Christian group plans mass exodus to South Carolina
Nov. 18, 2004
ReligionNewsBlog.com • Monday November 22, 2004
(Columbia) Nov. 18, 2004 – Church and state is the age old debate over how much each should be connected to the other.
One man says he has the answer and his name is Cory Burnell, “The particular reason we’ve looked at this strategy is that we’ve come to the conclusion that across the nation, Christian conservatives really are having trouble getting any voice at the national level.”
Burnell is the leader of “Christian Exodus .” It’s a group of Christian activists who say the nation is so far off the proper path, they will move to a place where many already share their views, set up a Christian government and possibly, split from the other states.
Burnell says that place is South Carolina, “We looked at Mississippi, Alabama and South Carolina because they’re all Bible Belt states with Christian conservative electorates. They’re relatively small as far as population goes. And then South Carolina has some additional attractions.”
He says once here, the group would try to elect members of the legislature, “Some of the issues important to us obviously are prayer at the local level in schools. The Ten Commandments in public display in government buildings. Additionally, the right to life for the unborn. And now certainly the protection of marriage.”
Who is Cory Burnell? He is a 28-year-old math teacher and cell-phone salesman. Originally based in Texas, Burnell has temporarily moved to northern California where News 10 spoke to him by satellite. Burnell says he and his family will live there another year or so, then begin moving as many as 12,000 Christian Exodus members to South Carolina, with more to follow.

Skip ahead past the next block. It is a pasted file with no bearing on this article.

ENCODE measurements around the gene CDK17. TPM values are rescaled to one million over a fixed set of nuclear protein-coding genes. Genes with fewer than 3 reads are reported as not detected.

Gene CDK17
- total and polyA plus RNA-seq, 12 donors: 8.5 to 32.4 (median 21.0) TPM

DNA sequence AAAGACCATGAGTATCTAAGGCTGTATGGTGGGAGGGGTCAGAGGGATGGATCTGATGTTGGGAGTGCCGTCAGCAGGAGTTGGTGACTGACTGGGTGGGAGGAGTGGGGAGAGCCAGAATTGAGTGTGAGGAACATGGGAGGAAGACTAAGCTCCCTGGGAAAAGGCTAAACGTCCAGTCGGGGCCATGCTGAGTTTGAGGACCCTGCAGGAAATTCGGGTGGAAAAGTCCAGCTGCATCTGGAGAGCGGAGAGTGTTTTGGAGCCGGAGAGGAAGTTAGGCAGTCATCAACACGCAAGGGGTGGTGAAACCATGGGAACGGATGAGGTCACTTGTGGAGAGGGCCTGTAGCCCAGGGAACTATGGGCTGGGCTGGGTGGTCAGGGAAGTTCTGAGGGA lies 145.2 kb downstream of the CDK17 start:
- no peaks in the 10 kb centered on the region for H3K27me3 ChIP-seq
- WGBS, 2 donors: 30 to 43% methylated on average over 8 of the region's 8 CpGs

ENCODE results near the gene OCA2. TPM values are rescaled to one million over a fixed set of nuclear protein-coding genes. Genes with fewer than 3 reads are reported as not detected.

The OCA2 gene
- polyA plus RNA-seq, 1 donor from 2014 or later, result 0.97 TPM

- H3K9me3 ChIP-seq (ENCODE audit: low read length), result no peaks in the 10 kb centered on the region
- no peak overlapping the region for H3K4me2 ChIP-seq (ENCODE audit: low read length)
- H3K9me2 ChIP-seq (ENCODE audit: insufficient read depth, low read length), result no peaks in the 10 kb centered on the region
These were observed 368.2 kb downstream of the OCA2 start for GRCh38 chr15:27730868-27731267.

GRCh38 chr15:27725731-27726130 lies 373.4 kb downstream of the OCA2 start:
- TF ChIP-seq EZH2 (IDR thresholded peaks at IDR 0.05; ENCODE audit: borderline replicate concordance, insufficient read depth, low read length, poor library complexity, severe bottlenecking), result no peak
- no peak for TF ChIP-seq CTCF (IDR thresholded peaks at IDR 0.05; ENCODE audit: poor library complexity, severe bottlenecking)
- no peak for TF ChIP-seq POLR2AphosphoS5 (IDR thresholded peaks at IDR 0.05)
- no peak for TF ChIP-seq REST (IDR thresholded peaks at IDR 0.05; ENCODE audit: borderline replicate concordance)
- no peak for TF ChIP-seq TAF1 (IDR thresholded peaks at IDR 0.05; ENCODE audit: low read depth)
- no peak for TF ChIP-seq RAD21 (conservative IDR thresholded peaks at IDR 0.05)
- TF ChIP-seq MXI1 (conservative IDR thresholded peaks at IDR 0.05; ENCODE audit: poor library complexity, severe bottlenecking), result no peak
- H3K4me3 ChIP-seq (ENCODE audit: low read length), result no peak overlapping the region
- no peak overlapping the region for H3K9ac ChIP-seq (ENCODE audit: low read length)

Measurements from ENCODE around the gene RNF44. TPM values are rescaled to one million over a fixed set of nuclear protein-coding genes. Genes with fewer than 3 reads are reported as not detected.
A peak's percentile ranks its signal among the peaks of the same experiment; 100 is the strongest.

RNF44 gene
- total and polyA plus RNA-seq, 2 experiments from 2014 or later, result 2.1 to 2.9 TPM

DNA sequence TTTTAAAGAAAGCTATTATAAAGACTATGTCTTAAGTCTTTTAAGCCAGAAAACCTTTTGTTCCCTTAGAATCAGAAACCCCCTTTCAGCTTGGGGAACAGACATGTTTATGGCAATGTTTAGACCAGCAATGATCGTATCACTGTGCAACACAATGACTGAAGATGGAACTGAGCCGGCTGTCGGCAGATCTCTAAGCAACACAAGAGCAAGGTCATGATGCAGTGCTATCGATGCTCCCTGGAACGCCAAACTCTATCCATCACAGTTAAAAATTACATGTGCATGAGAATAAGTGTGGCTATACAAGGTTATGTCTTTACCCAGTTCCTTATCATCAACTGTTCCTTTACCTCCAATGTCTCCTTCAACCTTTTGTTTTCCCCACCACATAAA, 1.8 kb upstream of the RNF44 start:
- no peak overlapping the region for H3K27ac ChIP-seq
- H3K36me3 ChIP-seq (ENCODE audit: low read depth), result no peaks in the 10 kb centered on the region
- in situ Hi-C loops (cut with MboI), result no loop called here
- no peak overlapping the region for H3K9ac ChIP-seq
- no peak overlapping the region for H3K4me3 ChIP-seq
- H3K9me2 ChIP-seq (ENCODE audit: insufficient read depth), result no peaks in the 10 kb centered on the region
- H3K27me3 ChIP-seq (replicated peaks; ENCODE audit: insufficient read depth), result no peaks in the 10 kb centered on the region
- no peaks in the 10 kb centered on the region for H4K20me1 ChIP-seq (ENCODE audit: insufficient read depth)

As you might expect, Burnell’s concept has drawn considerable criticism.
State Senator and church Pastor Darrell Jackson isn’t reticent with his opinion, “It’s like a modern day Jim Jones.” One of his concerns is about the Palmetto State’s image, “That concerns me as a political leader here in the state. It tells me that we have a whole lot of work to do as it relates to our public image outside of the borders of South Carolina.”
The Reverend Brenda Kneece heads the South Carolina Christian Action Council, “It’s sort of bizarre, it’s sort of counter to what those of us who are in leadership in areas of faith and belief would believe needs to be happening.”
South Carolina became identified with the issue of secession with the first shots fired at Fort Sumter. More recently, supporters of something called the “Southern Independence” movement have suggested South Carolina could again lead the way in trying to break from the US.
In fact, Burnell promoted a similar plan as a leader of the neo-Confederate League of the South.
USC history expert Dr. Lacy Ford says secession could never work now, “If you can imagine convincing people to get by without the protection of the United States Army or their Social Security benefits or Medicare or interstate highway system or Food and Drug Administration in the modern post-industrial world of the 21st century, then I think you really don’t understand how complex and sophisticated American society is today.”
Burnell says secession is a last resort and one element of an ambitious plan, “December 31st, ’06 we’d like to have our first group of 12,000 completed and begin the move in ’07 and ’08.”
He admits the group doesn’t have that many members, but he remains convinced of the plan, “Currently we have 600 members in just really two months of being public and so I do think so. I think there are hundreds of thousands of Christian conservatives about fed up with the circumstances in this country. We just need a fraction of the percentage.”
Reverend Kneece says Burnell’s plan reminds her of another Southern experiment: the Hunley, “I think the Christian Exodus might make a big splash initially, but I think they would be underwater a long time.’
It will take time to decide how many people believe Burnell when he says the promised land is in the Palmetto State.
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